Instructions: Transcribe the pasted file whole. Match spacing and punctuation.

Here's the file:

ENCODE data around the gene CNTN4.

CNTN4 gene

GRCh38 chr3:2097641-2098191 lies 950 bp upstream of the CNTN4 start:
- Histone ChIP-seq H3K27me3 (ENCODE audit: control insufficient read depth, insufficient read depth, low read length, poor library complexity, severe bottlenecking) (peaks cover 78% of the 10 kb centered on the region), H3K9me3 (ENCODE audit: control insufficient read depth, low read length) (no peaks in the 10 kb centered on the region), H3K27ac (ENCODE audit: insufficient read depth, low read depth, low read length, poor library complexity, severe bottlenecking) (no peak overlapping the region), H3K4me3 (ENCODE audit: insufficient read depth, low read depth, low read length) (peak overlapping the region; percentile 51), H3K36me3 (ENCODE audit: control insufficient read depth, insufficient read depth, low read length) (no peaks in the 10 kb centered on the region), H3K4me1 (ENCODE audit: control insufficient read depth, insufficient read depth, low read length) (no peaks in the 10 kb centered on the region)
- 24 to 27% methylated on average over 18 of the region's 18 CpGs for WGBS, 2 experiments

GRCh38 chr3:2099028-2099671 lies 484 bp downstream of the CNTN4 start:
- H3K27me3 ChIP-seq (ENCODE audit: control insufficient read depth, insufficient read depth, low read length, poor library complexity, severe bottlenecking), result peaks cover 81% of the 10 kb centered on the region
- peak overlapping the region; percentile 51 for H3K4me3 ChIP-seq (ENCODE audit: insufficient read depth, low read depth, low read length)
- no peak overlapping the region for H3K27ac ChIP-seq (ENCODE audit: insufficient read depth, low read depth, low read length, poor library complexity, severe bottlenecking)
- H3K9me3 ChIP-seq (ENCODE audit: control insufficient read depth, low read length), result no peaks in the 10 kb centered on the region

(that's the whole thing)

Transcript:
ENCODE data around the gene CNTN4.

CNTN4 gene

GRCh38 chr3:2097641-2098191 lies 950 bp upstream of the CNTN4 start:
- Histone ChIP-seq H3K27me3 (ENCODE audit: control insufficient read depth, insufficient read depth, low read length, poor library complexity, severe bottlenecking) (peaks cover 78% of the 10 kb centered on the region), H3K9me3 (ENCODE audit: control insufficient read depth, low read length) (no peaks in the 10 kb centered on the region), H3K27ac (ENCODE audit: insufficient read depth, low read depth, low read length, poor library complexity, severe bottlenecking) (no peak overlapping the region), H3K4me3 (ENCODE audit: insufficient read depth, low read depth, low read length) (peak overlapping the region; percentile 51), H3K36me3 (ENCODE audit: control insufficient read depth, insufficient read depth, low read length) (no peaks in the 10 kb centered on the region), H3K4me1 (ENCODE audit: control insufficient read depth, insufficient read depth, low read length) (no peaks in the 10 kb centered on the region)
- 24 to 27% methylated on average over 18 of the region's 18 CpGs for WGBS, 2 experiments

GRCh38 chr3:2099028-2099671 lies 484 bp downstream of the CNTN4 start:
- H3K27me3 ChIP-seq (ENCODE audit: control insufficient read depth, insufficient read depth, low read length, poor library complexity, severe bottlenecking), result peaks cover 81% of the 10 kb centered on the region
- peak overlapping the region; percentile 51 for H3K4me3 ChIP-seq (ENCODE audit: insufficient read depth, low read depth, low read length)
- no peak overlapping the region for H3K27ac ChIP-seq (ENCODE audit: insufficient read depth, low read depth, low read length, poor library complexity, severe bottlenecking)
- H3K9me3 ChIP-seq (ENCODE audit: control insufficient read depth, low read length), result no peaks in the 10 kb centered on the region